Hell hath no fury like secular parents in one of America’s most expensive zip codes when they learn that the local church-run nursery school plans to start teaching about Jesus.

Oh, the horror! “Why is this happening?” asked one of the parents, Leah Markowitz, whose two children attend Concord-St. Andrew’s Cooperative Nursery School, operated by the Concord-St. Andrew’s United Methodist Church in Bethesda, Maryland.  “It feels like a crusade,” said another mother, Kate Mueller, whose three-year-old is enrolled at Concord-St. Andrew’s. Both mothers were talking to Washington Post reporter Joe Heim, author of a Nov. 4 story whose title, “‘A Breach of Trust,’” quotes yet another infuriated parent, Darren Higgins, whose four-year-old is enrolled at the school.

Concord-St. Andrew’s is located in leafy zip code 20817, home of the Burning Tree Club (where numerous U.S. presidents have famously teed off), and with an annual median household income of $180,412. That likely classifies 20817 as a “Super Zip,” the term coined by Charles Murray in Coming Apart to characterize the 650 or so U.S. zip codes where the median household income exceeds $120,000 and seven out of ten adults have college degrees.

One might think, since the school’s namesake is St. Andrew, one of the Twelve Apostles, that the instruction there might include a reference to the Son of God every now and then. But according to the irate parents, the nursery school, which opened its doors in 1958, has never in all of its history afforded any kind of religious instruction. Indeed, Kate Mueller, in her interview with the Post’s Heim, described it appreciatively as “the godless nursery school.” Many parents apparently chose Concord-St. Andrew’s for their children precisely because of its strictly secular focus.

All of that changed this past October, when a relatively new pastor (since 2014), the Rev. Susan Brown, informed the school’s director that, starting with the 2018–19 academic year, Concord-St. Andrew’s “will incorporate age-appropriate Christian lessons in [the children’s] daily activities.” According to Heim’s story, Rev. Brown announced to staff members that the church had hired a director for children and youth ministries, who would help incorporate religious lessons into the curriculum, and that there would be prayer and chapel. Rev. Brown also held a meeting for parents, distributing a handout that stated: “The CSA Nursery School is not a secular organization; it operates under the church’s exempt status with all of the privileges of that status. As such, it must include religious education as part of its primary mission.” The handout made reference to guidelines from the United Methodist Church’s Book of Discipline, which sets out the denomination’s doctrines and laws.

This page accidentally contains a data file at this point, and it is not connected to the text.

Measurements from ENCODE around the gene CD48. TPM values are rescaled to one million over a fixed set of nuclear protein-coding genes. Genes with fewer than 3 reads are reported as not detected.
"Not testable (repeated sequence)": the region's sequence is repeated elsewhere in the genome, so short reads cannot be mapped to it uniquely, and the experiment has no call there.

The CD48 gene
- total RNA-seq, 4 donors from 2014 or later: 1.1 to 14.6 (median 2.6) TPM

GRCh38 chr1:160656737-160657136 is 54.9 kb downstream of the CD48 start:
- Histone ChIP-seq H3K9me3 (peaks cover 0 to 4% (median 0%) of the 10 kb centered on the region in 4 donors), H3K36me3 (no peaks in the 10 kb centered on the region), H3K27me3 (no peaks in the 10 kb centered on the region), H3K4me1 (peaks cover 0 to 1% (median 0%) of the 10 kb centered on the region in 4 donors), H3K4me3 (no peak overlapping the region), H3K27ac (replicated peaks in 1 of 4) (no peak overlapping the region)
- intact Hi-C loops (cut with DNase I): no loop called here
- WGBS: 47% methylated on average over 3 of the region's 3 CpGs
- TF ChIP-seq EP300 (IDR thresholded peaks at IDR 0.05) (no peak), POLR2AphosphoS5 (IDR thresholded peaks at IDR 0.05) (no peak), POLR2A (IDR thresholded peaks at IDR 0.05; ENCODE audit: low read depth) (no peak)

Though the nursery school hasn’t changed its enrollment policies, which welcome children of all ethnicities and, presumably, all faiths, and though parents have nearly a full academic year to place their children elsewhere if they wish, an explosion of “disgust” has erupted, according to Markowitz. “I don’t want my kids there,” Markowitz told Heim. Kelly Headd, mother of a four-year-old, said, “It’s almost like a Hallmark movie, where the big bad corporation is coming in to destroy the little guys.” Higgins, who describes himself as “non-religious,” took the paradoxical position that the school, in deciding to teach Christianity, was being “un-Christian.”

Headd, according to Heim, suggested that the parents’ reaction might have been less “negative” if the school had been more “cooperative” in introducing this change and sought a “compromise.” But it is hard to see what a satisfactory “compromise” would entail. Perhaps, instead of teaching the youngsters that Jesus changed water into wine, the school could teach them that He changed water into a banana-kale smoothie.

Anxiety that their tiny offspring might come home quoting from the Bible or warbling “Jesus Loves Me” seems to be widespread among affluent, secular parents considering church-run preschools. One problem is that church-basement schools generally enjoy stellar reputations, thanks to staffers who genuinely care about children, coupled with relative affordability. The internet abounds with forums in which non-religious mothers and fathers wring their hands, weighing the schools’ merits against the downside of looking “hypocritical or even tacky,” as one parent put it, by patronizing a dreaded Christian institution. “I typically associate Baptists (at least in the South) with being close-minded and well, hateful,” said another worried parent, who was considering a brand-new Baptist nursery school. Another parent expressed relief after visiting a Catholic preschool and discovering that the only religious object there was a toy Noah’s Ark.

Many have noted that anti-Christianity is the last acceptable prejudice—and just as many have accused Christians of being thin-skinned, self-pitying, and just plain wrong when they make this point. It is fascinating to find evidence supporting this proposition in the grassy outskirts of the Burning Tree Club, where parents fret endlessly over whether their four-year-olds could turn into Jesus people.

Charlotte Allen is a writer living in Washington, D.C.

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